Feb. 24 (Bloomberg) -- The Sochi Winter Games pushed the extremes, introducing new sports and new names -- such as teenagers Mikaela Shiffrin and Adelina Sotnikova -- as older athletes made room for soaring and tumbling youngsters.
Shiffrin, the 18-year-old American skier, became the youngest Olympic slalom champion, while 17-year-old Russian Sotnikova dethroned Korea’s Kim Yuna as the women’s ice skating gold medalist.
The $43 billion Olympics opened with controversies about unfinished hotels, slushy snow and even stray dogs, but moved on as athletes began to set records and win medals. The hosts -- disappointed by their men’s ice hockey team failing to get a medal -- finished with the most medals, using figure skating and cross-country skiing to boost the total. The U.S. got 12 of its 28 medals in new extreme sports.
“As far as having new events in snowboarding, having slopestyle, having border cross in and pipe is pretty awesome,” American snowboarder Sage Kotsenburg, who won the first gold of the games, told reporters. “The world needed to see slopestyle because snowboarding is a different sport than figure skating or gymnastics. We’re all really different people and this is what the kids are doing nowadays.”
Host Russia finished with 33 medals, including 13 golds, to lead the standings. The U.S. was second, two ahead of Norway. Canada won the final event against Sweden in men’s ice hockey to take home 25 medals.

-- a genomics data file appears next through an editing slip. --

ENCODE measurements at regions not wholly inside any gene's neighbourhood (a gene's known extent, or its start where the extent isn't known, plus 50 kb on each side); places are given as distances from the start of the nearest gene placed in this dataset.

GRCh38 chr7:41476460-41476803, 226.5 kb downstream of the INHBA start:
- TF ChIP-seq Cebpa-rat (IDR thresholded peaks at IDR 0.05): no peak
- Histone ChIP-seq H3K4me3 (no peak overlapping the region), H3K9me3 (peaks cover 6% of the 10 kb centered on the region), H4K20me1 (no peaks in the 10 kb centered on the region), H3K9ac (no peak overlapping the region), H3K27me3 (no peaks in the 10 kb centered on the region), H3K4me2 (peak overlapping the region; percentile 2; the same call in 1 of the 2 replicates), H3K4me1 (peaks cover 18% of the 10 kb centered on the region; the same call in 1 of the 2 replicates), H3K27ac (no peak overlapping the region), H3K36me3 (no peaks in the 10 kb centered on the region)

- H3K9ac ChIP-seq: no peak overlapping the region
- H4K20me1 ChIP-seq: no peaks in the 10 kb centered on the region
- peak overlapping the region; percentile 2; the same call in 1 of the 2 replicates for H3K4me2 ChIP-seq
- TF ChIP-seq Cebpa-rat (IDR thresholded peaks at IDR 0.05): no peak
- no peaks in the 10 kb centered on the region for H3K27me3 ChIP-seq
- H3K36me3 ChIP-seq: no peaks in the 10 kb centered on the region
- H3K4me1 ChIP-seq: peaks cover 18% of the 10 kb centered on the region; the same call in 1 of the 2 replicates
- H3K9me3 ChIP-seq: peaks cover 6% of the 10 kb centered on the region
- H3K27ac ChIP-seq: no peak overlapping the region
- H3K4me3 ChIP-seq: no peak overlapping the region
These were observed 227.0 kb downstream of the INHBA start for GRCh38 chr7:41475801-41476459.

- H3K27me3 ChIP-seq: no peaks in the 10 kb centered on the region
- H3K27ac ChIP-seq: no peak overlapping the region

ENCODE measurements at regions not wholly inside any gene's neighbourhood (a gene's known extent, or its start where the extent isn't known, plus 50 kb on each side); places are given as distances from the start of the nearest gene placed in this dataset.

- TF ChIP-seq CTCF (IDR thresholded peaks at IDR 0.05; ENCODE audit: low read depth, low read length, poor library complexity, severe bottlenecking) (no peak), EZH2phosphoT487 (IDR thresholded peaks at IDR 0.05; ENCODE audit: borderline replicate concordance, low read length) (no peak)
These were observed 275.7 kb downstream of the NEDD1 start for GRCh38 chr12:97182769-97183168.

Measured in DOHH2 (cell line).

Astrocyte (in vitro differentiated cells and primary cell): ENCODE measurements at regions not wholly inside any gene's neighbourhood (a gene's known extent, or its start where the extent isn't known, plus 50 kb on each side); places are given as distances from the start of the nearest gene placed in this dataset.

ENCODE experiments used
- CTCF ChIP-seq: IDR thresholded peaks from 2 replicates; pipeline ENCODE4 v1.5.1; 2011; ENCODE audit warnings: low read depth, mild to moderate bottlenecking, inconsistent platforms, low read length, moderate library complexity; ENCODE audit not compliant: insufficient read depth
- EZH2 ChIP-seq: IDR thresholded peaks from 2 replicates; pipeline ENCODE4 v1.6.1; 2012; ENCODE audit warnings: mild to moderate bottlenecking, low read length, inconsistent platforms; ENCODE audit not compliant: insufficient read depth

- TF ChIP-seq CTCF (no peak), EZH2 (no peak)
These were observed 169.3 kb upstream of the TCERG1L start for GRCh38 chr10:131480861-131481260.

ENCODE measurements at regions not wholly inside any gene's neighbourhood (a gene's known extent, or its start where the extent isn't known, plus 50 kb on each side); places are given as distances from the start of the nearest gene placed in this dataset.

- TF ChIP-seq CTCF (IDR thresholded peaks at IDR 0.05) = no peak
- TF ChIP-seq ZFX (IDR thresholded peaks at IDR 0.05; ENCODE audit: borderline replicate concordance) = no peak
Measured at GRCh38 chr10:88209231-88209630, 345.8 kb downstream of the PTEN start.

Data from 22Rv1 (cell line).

American-born snowboarder Vic Wild contributed two gold medals to Russia’s tally in men’s parallel slalom and parallel giant slalom. Wild moved to Moscow and became a Russian citizen in 2012 when he married Russian snowboarder Alena Zavarzina, who won a bronze medal in women’s parallel giant slalom.
“It wasn’t like I had an opportunity in the U.S. and then decided to go to Russia,” Wild told reporters. “It’s not like there was an option. I had to make a life for myself, I had to make money. It was the only way if I wanted to snowboard.”
Ole Einar Bjorndalen, the 40-year-old Norwegian, became the oldest individual gold medalist and the most successful Winter Olympian in history by winning gold in the 10-kilometer and mixed-relay biathlon. American Bode Miller, 36, ended his Olympic career by becoming the oldest medalist in Alpine skiing by sharing bronze in the men’s super-giant slalom, while Austria’s Mario Matt won the men’s slalom to become the oldest Olympic Alpine gold medalist.
“It’s what everyone who travels here wants to go home as,” 34-year-old Matt said. “It’s a big satisfaction. I’m just proud.”
The Netherlands took 23 medals, including eight golds, in speedskating as the U.S., which won four medals in the 2010 Games, didn’t get on a podium even after the team voted to change out of a more technical skinsuit made by Under Armour Inc. to a previous model after being shut out in early races.
“We are going our separate ways now,” Shani Davis said after he and Jonathan Kuck lost to Canada in the men’s team pursuit quarterfinals. “There is no one individually to blame for what happened with the USA team here. I wish we would have parted in different circumstances.”
There was also disappointment for the U.S. in ice hockey, where the men failed to win a medal and the women blew a 2-0 lead in the last four minutes to finish second. Russia, too, left empty handed as Canada triumphed in both the men’s and women’s finals.